The Ins and Outs of Using a Recruiter

So you’re thinking about using a recruiter.  Why not get someone else to do your job search?!  A recruiter could be a great asset in your job search plan, but you need to do your homework.  There are some questions that you should answer before taking this step.

1.  What is a recruiter?

A recruiter works for the employer.  The employer hires them to find and screen candidates for any open positions.

2.  Why use a recruiter?

A recruiter is particularly useful if you are working in a field where employers typically use recruiters to hire.  You can easily discern this by speaking with people working in your field.  Also, anybody who finds that their job search is in a rut, and would like to try a new strategy may find a recruiter to be helpful.

3.  How should you choose a recruiter?

The best way to select a recruiter is by word-of-mouth.  Ask around and see who has a good reputation.  The best recruiters usually focus on one or two industries, so you need to find one that works in your field.  Recruiters often take out job advertisements, so if you notice that a particular recruiter is advertising for your target job, it may be a good idea to approach them.  Meet with them before signing up to make sure that you are comfortable with their professionalism and the way that they treat you.

4.  Do’s and Don’ts when working with a recruiter

  • Do be accessible and return phone calls quickly.
  • Do follow-up with the recruiter at least once a week.
  • Don’t become a pest by calling the recruiter every day to ask them if they have found you a job.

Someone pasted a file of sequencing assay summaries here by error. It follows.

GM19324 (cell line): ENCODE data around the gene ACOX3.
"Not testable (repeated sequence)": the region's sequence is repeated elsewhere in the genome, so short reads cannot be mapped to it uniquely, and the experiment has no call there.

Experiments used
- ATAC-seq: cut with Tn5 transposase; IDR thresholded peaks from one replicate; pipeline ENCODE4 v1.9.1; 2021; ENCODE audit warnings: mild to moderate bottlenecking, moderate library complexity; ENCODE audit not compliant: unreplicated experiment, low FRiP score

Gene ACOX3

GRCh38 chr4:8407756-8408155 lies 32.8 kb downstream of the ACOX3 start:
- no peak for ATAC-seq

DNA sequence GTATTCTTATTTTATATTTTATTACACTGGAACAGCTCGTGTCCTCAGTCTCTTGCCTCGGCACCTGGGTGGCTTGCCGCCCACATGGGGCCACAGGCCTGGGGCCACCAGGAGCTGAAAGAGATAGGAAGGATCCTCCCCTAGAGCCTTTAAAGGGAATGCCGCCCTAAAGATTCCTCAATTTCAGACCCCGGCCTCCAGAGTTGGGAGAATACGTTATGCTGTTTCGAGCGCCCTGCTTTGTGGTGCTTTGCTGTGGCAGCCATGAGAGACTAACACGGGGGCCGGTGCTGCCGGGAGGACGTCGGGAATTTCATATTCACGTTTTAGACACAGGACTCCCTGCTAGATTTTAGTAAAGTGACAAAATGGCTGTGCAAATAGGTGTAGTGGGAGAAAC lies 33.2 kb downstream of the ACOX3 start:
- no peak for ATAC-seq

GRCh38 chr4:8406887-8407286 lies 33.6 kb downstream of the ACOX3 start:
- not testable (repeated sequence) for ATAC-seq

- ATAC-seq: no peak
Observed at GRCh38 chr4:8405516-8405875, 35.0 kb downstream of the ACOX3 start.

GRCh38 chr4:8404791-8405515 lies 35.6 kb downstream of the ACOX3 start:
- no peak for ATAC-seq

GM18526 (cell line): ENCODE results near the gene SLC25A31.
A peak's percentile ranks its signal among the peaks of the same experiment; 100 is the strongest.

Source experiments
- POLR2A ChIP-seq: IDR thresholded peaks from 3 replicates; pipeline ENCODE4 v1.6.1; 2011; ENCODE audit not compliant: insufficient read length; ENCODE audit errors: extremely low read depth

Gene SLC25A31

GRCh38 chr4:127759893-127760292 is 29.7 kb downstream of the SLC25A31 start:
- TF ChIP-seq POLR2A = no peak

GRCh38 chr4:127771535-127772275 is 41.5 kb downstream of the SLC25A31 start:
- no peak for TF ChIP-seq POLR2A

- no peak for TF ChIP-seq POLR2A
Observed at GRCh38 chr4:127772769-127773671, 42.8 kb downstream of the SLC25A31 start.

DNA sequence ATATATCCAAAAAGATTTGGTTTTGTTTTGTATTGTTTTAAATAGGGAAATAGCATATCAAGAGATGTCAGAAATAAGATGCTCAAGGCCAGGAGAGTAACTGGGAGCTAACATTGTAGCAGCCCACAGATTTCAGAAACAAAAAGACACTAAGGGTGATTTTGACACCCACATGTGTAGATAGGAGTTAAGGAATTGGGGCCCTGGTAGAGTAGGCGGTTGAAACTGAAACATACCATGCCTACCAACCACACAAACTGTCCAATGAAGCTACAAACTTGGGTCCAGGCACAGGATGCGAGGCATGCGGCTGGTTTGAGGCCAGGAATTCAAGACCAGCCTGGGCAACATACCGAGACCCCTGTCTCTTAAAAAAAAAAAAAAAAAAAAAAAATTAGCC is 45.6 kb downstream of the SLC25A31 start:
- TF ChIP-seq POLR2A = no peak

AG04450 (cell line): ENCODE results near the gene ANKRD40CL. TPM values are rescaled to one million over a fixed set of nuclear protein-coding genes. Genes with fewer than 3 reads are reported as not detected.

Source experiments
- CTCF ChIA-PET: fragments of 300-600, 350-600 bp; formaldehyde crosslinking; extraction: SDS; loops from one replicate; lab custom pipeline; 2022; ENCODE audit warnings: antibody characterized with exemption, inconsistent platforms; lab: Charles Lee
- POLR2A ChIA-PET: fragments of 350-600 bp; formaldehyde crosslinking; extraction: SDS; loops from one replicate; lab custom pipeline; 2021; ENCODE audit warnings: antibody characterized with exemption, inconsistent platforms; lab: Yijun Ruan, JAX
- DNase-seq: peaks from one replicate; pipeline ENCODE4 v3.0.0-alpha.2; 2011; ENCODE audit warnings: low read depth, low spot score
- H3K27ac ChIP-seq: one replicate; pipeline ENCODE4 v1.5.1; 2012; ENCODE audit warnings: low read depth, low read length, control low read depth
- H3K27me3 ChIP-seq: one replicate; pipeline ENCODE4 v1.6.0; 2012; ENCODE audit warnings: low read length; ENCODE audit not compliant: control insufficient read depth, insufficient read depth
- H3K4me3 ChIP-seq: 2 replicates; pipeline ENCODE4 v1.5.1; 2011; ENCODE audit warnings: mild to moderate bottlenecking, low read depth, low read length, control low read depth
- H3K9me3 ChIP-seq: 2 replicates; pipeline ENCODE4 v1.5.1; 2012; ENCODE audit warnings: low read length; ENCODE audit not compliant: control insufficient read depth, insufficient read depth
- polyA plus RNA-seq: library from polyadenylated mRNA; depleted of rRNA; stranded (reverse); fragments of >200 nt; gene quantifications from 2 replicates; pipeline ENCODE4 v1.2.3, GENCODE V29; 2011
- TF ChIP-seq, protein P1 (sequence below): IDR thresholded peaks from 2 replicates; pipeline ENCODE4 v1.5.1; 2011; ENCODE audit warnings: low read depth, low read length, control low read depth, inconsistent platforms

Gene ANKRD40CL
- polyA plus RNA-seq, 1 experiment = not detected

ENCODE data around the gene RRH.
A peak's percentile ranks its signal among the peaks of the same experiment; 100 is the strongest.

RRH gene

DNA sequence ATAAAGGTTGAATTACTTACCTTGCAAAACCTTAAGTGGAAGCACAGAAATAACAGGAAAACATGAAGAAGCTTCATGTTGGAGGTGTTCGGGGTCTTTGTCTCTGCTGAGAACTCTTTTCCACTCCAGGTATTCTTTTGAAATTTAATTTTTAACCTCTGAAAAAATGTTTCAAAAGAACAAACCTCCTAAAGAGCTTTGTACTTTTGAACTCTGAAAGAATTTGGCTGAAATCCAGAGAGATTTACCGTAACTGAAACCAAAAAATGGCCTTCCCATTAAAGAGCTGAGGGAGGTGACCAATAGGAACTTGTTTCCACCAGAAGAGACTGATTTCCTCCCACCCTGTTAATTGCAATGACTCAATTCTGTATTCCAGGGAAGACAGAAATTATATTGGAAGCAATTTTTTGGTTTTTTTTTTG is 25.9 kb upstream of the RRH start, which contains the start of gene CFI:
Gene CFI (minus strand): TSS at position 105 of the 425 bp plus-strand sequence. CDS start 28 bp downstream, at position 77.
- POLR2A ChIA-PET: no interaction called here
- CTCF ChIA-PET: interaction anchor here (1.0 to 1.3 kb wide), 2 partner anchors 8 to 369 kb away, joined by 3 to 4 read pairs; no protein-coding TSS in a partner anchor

• Do be open and honest with your recruiter.
  • Don’t tell a recruiter that you are interested in a position if you are not.
  • Do consistently maintain a professional appearance.
  • Do tell the recruiter if you are working with other recruiters.
  • Don’t contact the client directly.  Always go through the recruiter.

5.  How do recruiters get paid?

Recruiters either get paid directly by the employer, or they take a percentage of the employee’s earnings.  It is extremely uncommon for the job seeker to pay the recruiter to find them a job. 

6.  Signs of a bad recruiter

Does the recruiter pressure you to accept a position that does not interest you?

Does the recruiter treat you like a number?

Does the recruiter seem unprofessional?

Does it seem like the recruiter has no idea about your field?

Is your recruiter unable or unwilling to provide references?

Is the recruiter asking you for money?

If any of these sentences describe your recruiter, it may be wise to move on.

Now that you are knowledgeable about how to use a recruiter in your job search, you can add it to your arsenal of tools.  Good luck!

(Written by: Karen Bivand)



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